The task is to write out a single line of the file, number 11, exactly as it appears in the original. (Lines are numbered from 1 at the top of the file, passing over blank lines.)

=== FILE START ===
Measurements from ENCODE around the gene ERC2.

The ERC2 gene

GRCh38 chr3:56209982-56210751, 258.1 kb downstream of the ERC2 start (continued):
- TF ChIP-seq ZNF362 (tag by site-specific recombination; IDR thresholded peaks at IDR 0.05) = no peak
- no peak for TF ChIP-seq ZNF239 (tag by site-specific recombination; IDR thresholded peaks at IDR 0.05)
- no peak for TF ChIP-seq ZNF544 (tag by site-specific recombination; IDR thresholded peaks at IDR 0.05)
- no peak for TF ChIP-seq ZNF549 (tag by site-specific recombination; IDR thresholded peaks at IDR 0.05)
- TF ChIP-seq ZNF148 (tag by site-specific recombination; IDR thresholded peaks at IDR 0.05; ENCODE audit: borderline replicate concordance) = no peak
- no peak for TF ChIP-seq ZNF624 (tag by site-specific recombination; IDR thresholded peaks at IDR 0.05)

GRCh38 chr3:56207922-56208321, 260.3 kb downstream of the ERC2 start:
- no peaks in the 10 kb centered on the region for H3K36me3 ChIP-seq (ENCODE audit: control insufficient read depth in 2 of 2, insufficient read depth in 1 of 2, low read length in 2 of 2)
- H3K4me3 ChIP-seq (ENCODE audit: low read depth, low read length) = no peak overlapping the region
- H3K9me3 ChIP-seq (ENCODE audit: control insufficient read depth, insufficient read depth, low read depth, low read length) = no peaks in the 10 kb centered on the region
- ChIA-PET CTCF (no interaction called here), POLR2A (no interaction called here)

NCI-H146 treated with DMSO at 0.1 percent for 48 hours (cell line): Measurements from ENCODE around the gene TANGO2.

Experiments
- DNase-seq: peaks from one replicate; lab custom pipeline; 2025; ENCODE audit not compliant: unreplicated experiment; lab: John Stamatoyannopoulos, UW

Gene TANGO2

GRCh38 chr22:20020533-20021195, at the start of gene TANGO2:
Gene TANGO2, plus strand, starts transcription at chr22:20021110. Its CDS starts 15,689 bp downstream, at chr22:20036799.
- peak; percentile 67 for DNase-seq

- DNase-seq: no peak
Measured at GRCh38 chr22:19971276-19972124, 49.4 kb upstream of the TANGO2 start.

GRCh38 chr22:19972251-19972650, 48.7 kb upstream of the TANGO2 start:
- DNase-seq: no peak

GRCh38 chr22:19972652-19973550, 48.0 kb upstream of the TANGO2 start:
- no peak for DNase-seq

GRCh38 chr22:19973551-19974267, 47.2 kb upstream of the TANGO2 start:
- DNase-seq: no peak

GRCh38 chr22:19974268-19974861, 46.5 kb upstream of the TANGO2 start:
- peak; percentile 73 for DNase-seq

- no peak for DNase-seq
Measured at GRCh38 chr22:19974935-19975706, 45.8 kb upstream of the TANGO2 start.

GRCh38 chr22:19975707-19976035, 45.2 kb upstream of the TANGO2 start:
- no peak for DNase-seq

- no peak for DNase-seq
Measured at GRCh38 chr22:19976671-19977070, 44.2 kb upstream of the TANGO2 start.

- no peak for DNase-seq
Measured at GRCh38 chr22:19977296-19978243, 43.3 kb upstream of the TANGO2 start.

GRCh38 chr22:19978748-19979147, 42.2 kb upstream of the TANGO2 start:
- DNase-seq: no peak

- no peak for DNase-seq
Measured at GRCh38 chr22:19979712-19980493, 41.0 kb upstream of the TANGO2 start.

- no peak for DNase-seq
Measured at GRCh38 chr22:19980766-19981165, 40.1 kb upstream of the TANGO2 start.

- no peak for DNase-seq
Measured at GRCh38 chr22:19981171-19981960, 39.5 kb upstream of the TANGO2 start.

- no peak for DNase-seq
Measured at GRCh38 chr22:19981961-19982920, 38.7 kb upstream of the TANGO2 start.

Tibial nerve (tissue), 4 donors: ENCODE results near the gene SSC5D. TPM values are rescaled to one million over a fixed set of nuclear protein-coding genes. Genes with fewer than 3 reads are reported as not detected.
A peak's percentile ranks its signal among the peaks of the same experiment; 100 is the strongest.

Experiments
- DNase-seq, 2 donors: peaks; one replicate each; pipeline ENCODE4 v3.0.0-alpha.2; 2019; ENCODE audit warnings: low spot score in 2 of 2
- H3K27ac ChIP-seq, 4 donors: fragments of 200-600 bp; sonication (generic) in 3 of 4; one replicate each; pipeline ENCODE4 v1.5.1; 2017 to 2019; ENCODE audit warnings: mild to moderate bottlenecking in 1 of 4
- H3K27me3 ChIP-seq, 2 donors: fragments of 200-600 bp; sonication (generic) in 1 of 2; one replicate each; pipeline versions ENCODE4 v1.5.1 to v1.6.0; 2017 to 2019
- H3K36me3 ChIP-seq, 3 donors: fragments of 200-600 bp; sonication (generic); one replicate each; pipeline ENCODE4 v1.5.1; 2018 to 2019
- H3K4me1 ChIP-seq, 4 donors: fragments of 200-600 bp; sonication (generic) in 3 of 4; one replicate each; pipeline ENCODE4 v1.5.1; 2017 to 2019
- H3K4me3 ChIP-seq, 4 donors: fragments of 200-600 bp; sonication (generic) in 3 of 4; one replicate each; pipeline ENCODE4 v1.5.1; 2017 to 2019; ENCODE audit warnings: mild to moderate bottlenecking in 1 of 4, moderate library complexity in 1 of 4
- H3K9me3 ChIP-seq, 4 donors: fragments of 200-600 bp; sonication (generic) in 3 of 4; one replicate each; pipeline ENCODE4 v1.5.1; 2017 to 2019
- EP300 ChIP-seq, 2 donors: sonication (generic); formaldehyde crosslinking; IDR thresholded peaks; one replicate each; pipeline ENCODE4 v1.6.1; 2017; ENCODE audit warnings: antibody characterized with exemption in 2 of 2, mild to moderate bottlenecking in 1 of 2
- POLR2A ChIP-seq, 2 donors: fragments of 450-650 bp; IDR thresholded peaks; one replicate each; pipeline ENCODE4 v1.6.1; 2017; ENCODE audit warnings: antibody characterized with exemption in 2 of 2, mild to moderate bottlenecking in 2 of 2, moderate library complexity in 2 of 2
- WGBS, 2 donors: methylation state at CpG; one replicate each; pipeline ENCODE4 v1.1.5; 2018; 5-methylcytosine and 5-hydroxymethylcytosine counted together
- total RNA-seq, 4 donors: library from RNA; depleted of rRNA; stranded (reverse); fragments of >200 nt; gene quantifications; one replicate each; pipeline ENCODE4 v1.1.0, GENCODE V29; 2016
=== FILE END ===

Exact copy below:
- no peaks in the 10 kb centered on the region for H3K36me3 ChIP-seq (ENCODE audit: control insufficient read depth in 2 of 2, insufficient read depth in 1 of 2, low read length in 2 of 2)